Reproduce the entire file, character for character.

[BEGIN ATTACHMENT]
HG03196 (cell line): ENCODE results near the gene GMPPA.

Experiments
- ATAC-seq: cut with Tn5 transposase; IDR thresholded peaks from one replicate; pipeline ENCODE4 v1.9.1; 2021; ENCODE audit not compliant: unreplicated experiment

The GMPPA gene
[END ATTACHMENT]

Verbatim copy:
HG03196 (cell line): ENCODE results near the gene GMPPA.

Experiments
- ATAC-seq: cut with Tn5 transposase; IDR thresholded peaks from one replicate; pipeline ENCODE4 v1.9.1; 2021; ENCODE audit not compliant: unreplicated experiment

The GMPPA gene